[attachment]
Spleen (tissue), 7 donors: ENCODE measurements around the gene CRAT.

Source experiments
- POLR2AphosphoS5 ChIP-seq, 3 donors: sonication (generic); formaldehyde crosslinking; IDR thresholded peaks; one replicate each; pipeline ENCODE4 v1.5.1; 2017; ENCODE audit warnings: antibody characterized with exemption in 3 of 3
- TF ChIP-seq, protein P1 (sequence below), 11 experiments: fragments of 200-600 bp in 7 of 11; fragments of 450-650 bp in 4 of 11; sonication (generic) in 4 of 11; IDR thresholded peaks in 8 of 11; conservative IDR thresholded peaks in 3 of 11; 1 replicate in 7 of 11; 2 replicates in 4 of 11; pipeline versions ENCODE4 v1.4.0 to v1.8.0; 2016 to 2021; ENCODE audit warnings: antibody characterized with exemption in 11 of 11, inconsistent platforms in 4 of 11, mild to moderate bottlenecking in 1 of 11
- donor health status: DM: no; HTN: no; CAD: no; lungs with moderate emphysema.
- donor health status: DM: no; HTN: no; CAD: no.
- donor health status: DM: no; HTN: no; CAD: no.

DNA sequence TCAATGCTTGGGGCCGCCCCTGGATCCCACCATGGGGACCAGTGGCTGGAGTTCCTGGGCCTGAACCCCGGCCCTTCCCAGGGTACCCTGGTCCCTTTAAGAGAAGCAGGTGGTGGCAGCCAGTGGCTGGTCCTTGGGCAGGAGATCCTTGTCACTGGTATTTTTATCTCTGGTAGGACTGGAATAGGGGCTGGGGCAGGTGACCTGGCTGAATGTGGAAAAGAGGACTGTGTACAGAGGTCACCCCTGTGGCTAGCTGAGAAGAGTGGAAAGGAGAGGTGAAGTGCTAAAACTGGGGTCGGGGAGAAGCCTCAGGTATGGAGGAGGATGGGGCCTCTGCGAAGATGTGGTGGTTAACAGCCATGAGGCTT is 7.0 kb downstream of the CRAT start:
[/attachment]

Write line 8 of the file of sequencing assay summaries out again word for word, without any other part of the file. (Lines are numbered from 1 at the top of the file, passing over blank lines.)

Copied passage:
DNA sequence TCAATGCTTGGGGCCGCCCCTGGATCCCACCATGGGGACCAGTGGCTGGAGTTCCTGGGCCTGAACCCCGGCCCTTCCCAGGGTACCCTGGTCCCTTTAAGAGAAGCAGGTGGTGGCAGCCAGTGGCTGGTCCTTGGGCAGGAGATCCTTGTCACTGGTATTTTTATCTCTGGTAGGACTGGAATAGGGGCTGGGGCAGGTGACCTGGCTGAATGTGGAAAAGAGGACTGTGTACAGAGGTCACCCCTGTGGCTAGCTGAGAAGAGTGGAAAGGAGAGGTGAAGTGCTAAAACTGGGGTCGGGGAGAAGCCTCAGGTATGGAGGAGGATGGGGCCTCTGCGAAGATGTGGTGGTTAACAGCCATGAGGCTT is 7.0 kb downstream of the CRAT start: